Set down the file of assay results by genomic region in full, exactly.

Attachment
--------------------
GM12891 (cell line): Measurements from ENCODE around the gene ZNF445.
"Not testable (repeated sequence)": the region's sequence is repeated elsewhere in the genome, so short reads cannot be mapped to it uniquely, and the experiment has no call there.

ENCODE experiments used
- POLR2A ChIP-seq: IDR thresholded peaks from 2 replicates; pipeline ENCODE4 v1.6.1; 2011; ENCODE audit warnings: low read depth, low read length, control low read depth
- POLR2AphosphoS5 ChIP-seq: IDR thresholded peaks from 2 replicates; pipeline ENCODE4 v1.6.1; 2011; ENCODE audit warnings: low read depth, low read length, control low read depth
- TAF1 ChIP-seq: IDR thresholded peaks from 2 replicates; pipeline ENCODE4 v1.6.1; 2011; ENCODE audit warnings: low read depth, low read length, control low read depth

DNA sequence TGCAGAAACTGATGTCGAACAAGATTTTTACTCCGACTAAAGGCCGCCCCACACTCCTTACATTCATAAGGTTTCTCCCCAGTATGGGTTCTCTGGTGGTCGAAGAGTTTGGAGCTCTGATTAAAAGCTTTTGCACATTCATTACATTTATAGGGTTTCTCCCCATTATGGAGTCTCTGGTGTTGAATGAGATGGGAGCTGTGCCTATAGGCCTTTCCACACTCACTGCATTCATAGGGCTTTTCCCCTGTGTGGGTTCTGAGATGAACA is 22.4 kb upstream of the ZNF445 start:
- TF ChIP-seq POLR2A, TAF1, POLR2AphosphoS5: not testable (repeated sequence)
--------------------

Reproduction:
GM12891 (cell line): Measurements from ENCODE around the gene ZNF445.
"Not testable (repeated sequence)": the region's sequence is repeated elsewhere in the genome, so short reads cannot be mapped to it uniquely, and the experiment has no call there.

ENCODE experiments used
- POLR2A ChIP-seq: IDR thresholded peaks from 2 replicates; pipeline ENCODE4 v1.6.1; 2011; ENCODE audit warnings: low read depth, low read length, control low read depth
- POLR2AphosphoS5 ChIP-seq: IDR thresholded peaks from 2 replicates; pipeline ENCODE4 v1.6.1; 2011; ENCODE audit warnings: low read depth, low read length, control low read depth
- TAF1 ChIP-seq: IDR thresholded peaks from 2 replicates; pipeline ENCODE4 v1.6.1; 2011; ENCODE audit warnings: low read depth, low read length, control low read depth

DNA sequence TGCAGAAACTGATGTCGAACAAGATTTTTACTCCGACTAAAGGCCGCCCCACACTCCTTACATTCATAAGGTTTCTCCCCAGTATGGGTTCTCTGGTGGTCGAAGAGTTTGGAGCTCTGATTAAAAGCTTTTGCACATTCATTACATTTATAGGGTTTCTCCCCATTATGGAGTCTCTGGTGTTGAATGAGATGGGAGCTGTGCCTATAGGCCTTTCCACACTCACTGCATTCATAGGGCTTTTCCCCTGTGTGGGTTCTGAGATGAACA is 22.4 kb upstream of the ZNF445 start:
- TF ChIP-seq POLR2A, TAF1, POLR2AphosphoS5: not testable (repeated sequence)